You expect specific things as your loved ones grow older: Hair changing colors, needing glasses, stories about “When I was your age”. Another change generally connected with aging is hearing impairment. This happens for many reasons: Exposure to loud sounds (whether job-related or from a youth spent at rock concerts), medications that cause damage to structures within the ear (some forms of chemotherapy, for example, have this side effect), or simply changes to the inner ear.
But you can’t just dismiss the hearing loss of an older friend or relative just because you expected it would occur. Particularly because age-related hearing trouble can be subtle, it happens gradually and over time, not suddenly and dramatically, you might work around it by simply speaking more clearly or turning up the TV. So here are four principal reasons you should take hearing loss seriously, and speak with your loved one about ways to handle it.
1. Needless Risk is Created by Hearing Loss
In a small house, smoke and fire alarms don’t usually have the flashing lights and other visual aspects that they have in a larger building. Fire is an extreme example, but hearing loss can cause sufferers to lose other day-to-day cues: A doorbell, a phone call, or a car horn (which can also be unsafe). A diminished ability to react to auditory cues can lead to minor inconveniences or major risks.
2. There Can be an Increase in Cognitive Decline With Hearing Loss
There is a statistically substantial connection between age related hearing loss and cognitive decline according to a large meta-study. What the connection exactly is, is debated, but withdrawal from social activity which results in a reduced level of involvement and less stimulation for the brain is a leading theory. Another prominent theory is that the brain has to work harder to try and fill in the missing auditory stimulus that’s lost with hearing loss, leaving less resources for cognitive function.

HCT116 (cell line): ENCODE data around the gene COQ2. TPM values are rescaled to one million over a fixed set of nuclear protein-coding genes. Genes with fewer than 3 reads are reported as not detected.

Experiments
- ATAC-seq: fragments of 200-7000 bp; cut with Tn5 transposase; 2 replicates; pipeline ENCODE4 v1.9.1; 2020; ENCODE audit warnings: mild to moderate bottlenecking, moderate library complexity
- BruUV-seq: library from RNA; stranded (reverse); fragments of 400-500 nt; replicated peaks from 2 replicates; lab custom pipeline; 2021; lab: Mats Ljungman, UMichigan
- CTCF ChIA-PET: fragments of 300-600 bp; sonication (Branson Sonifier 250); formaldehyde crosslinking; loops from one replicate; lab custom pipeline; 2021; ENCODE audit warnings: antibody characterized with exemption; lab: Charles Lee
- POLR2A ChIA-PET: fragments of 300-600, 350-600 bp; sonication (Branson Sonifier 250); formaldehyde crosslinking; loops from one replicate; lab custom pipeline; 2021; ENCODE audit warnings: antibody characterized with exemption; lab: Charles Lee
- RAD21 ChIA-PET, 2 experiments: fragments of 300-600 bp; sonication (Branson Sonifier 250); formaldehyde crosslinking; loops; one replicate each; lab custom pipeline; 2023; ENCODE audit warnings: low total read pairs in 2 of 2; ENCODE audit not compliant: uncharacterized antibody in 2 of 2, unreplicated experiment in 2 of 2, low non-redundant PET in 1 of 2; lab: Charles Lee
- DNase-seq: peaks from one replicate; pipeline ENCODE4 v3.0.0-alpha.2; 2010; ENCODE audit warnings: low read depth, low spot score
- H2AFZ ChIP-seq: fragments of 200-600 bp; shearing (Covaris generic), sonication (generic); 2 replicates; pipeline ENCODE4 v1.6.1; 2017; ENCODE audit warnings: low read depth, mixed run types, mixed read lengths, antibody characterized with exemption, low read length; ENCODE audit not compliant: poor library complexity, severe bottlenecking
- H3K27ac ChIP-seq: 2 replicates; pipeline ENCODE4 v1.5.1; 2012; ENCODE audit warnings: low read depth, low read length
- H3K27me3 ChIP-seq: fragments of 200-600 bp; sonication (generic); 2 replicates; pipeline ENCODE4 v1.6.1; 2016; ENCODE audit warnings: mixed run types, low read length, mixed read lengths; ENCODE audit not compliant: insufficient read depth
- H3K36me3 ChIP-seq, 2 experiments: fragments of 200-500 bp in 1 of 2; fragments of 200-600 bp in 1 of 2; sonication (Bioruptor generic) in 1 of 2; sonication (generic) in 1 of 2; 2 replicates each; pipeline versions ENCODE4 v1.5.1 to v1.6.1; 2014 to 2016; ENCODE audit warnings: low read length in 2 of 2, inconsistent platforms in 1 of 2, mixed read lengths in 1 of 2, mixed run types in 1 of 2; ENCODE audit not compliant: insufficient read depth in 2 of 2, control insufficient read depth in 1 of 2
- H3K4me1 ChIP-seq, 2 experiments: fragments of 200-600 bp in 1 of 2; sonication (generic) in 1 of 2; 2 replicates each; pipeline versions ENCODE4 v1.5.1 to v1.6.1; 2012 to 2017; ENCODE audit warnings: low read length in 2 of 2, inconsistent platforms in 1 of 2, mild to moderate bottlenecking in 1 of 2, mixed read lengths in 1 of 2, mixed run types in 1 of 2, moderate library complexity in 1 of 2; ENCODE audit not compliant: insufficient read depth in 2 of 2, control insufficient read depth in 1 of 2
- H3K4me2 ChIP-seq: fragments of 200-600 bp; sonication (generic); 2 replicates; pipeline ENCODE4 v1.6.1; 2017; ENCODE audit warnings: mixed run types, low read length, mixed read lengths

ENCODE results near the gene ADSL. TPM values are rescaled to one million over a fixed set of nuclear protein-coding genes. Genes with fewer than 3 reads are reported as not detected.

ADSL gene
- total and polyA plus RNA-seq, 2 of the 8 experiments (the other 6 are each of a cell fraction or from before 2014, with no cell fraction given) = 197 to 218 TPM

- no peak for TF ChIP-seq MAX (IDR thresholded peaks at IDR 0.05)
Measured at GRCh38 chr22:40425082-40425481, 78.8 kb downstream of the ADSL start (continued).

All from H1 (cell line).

3. The High Cost of Hearing Loss
Here’s a solid counter-argument to the concept that getting treatment for hearing loss is too expensive: Neglected hearing loss can impact your finances for numerous reasons. For example, individuals who have ignored hearing loss had, on average, a 33% higher medical cost, according to a 2016 study. Why? Individuals with hearing loss may have a difficult time with communication causing them to avoid preventative care appointments and thereby missing significant health concerns which then leads to a larger medical bill down the road. One of the study’s writers proposed that this was precisely the situation. Hearing loss is also connected to mental decline and numerous health issues, as other individuals have pointed out. And if all that’s not enough consider this: Your paycheck could be immediately affected, if you haven’t already retired, because of a decline in productivity caused by hearing impairment.
4. Hearing Loss is Linked to Depression
There can also bo be mental and emotional health repercussions that come with hearing decline. The stress and anxiety of not being able to hear others distinctly will often cause detachment and solitude. This isolation is linked to unfavorable physical and mental consequences particularly in the elderly. The good news: Social engagement will produce less anxiety with treatment for hearing impairment and this will result in less depression. People who use hearing aids to manage hearing loss show fewer symptoms of depression and are more socially active according to a study done by the National Council on Aging.
How to do Your Part
Communicate! Keep the conversation about hearing impairment going with your family member. This can help with cognitive engagement, and it can also help supply a second pair of ears (literally) evaluating hearing. Even though the reasons are debated, research has demonstrated that individuals older than 70 under-report hearing loss. Secondly, encourage your friend or family member to have a consultation with us. Getting your hearing tested regularly can help you understand how your hearing is changing and can establish a baseline of your current hearing loss.